A full 70 years since the end of World War II and the horrors of the Holocaust, the total number of Jews in the world, including the offspring of mixed marriages, has reached 16 million – nearly the 16.6 million of 1939 before the Nazi genocide began.
The encouraging picture of population recovery emerges from a new annual report by the Jerusalem-based Jewish People Policy Institute (JPPI) published on Friday morning in Yedioth Aharonoth, which is to be discussed on Sunday in a weekly governmental meeting.
The report indicates that since 1945, when there were 11 million Jews in the world, the Jewish population has steadily grown. Between 2005 and 2015, the Jewish population grew by more than 8%, the highest growth percentage of any decade since the end of World War II.
In compiling the statistics the report based itself on halakhic (Jewish legal) definitions of who is a Jew for those living in Israel, and self-definition for those living abroad.
Those seeking to be more lenient with the Jewish definition of Jewish status could include the non-Jewish offspring of Jews, a group comprising of 350,000 people in Israel, as well as "partial Jews" who largely come from mixed marriages – in America alone one million such people exist.
Adding these groups to the global Jewish population, which is a subjective decision, raises the number to nearly 16 million – without the addition of these groups the total number stands at 14.2 million in 2015.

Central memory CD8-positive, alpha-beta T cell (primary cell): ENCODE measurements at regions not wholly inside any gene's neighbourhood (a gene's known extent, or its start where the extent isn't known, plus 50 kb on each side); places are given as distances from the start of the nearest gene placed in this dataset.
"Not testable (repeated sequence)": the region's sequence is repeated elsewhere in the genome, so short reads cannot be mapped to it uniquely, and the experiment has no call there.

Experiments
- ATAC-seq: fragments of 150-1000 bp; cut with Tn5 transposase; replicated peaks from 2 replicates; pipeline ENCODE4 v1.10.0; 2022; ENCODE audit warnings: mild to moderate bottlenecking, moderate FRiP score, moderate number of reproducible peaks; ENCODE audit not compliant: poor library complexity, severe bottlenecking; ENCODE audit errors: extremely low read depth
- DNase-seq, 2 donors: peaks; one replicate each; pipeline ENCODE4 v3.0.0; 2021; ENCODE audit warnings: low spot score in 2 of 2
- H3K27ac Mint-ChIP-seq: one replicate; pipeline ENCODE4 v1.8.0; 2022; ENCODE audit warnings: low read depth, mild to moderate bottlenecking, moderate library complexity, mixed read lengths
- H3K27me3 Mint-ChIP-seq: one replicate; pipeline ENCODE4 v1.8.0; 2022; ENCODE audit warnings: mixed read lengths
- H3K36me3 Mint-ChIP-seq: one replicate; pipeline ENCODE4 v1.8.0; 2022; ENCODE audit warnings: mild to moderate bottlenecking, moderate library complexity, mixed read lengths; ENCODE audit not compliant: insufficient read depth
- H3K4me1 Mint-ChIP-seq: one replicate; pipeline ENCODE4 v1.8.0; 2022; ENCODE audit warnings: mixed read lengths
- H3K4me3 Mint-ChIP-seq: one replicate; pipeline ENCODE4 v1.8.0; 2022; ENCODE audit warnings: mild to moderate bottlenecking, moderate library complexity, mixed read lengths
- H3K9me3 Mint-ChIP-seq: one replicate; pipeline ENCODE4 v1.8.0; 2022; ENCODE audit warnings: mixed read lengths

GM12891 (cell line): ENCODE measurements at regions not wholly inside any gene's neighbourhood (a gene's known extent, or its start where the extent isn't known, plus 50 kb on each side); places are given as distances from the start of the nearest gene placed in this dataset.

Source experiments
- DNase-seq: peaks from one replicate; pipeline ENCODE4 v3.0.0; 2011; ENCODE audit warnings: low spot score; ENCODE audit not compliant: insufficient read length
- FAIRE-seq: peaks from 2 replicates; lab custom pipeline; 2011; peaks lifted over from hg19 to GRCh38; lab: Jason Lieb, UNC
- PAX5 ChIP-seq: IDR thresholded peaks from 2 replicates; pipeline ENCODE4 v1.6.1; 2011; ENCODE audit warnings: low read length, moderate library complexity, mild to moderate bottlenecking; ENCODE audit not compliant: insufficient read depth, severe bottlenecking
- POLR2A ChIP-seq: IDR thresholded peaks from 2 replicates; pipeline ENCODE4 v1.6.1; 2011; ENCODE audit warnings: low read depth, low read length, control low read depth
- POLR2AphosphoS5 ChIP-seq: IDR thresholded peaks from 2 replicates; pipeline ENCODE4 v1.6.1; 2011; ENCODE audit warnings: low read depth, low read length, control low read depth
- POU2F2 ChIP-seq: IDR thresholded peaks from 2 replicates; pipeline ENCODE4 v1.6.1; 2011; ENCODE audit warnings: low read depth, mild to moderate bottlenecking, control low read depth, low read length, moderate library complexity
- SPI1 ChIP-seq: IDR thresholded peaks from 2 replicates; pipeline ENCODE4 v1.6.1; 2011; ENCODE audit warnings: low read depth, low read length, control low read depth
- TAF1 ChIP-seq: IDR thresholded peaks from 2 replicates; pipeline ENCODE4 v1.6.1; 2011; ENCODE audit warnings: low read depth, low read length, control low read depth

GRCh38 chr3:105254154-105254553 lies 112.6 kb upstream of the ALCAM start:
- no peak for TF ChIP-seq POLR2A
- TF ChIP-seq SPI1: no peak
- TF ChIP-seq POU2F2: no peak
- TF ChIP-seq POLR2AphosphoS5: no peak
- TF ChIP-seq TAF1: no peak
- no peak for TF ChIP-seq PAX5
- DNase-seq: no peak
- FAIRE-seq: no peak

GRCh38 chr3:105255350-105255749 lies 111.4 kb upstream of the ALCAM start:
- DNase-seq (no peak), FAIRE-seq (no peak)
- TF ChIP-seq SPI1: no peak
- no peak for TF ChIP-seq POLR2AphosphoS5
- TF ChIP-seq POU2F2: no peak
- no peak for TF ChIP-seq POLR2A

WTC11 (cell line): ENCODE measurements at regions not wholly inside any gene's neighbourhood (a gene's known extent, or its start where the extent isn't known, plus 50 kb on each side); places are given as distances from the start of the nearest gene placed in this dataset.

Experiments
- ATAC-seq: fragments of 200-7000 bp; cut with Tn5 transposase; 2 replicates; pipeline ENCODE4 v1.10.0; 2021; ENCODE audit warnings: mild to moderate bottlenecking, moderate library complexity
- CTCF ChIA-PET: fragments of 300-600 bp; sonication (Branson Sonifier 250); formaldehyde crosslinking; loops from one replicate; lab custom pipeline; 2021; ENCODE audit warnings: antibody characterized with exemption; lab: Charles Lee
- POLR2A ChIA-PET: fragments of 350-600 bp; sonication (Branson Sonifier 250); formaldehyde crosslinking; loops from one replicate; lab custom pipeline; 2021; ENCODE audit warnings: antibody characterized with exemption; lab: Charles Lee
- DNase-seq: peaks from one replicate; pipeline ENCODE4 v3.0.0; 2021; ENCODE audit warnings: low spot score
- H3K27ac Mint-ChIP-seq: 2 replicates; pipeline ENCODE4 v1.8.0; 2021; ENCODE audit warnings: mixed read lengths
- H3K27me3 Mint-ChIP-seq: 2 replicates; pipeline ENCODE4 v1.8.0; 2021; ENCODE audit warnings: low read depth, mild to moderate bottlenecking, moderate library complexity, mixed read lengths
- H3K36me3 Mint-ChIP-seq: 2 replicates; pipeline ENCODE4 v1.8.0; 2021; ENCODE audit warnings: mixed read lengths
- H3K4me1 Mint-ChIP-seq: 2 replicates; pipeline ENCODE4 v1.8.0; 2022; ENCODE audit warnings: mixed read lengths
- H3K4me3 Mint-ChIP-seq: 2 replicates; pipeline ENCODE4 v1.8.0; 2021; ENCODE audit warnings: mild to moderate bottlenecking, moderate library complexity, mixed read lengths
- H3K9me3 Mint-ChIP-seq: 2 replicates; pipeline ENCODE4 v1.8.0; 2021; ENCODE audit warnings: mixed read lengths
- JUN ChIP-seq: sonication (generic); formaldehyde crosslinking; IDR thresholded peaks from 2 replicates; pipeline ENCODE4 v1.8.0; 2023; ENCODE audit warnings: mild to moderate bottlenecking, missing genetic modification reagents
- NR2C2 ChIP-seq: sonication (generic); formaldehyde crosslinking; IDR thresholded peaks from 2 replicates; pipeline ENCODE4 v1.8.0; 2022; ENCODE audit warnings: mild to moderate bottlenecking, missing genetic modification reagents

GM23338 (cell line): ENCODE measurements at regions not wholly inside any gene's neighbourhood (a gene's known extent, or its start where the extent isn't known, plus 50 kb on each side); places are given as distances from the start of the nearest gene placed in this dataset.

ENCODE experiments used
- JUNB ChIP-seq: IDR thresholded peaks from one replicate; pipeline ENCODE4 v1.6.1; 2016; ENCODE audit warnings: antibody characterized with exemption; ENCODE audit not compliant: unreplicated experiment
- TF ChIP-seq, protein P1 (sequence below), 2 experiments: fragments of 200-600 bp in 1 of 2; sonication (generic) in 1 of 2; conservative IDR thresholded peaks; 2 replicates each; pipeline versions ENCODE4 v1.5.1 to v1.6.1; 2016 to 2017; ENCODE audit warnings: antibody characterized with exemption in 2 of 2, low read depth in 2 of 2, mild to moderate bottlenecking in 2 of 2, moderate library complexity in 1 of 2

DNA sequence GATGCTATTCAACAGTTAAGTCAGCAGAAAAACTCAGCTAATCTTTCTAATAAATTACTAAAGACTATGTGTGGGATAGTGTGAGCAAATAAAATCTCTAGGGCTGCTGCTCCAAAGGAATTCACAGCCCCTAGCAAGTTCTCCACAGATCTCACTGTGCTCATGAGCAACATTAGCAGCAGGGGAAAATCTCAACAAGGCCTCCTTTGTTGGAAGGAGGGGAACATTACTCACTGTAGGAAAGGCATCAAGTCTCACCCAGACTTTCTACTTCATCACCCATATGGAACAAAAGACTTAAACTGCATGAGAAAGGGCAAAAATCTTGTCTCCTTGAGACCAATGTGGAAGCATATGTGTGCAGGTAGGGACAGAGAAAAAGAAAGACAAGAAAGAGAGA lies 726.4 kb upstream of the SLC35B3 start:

Focusing in on Israel, the proportion of the Jewish population rose from 82% of the total population at the founding of the modern state in 1948 to 89% in 1958. However, there has since been a gradual decline, with the percentage hitting 75% at the start of 2015. While that figure indicates an overall decline, it also indicates the Jewish population has remained largely stable.
The largest single Jewish population in the world is still in the US as it has been since the end of World War II, although Israel's Jewish population has nearly surpassed it.
While nearly five million Jews lived in the US in 1957, that number rose to 5.7 million in 2013, a relatively stable number that has been balanced between the conflicting forces of a low birth rate on the one side and a positive increase in conversions on the other side, although as noted the Jewish population in the US was figured based on self-definition rather than on the Jewish legal definition.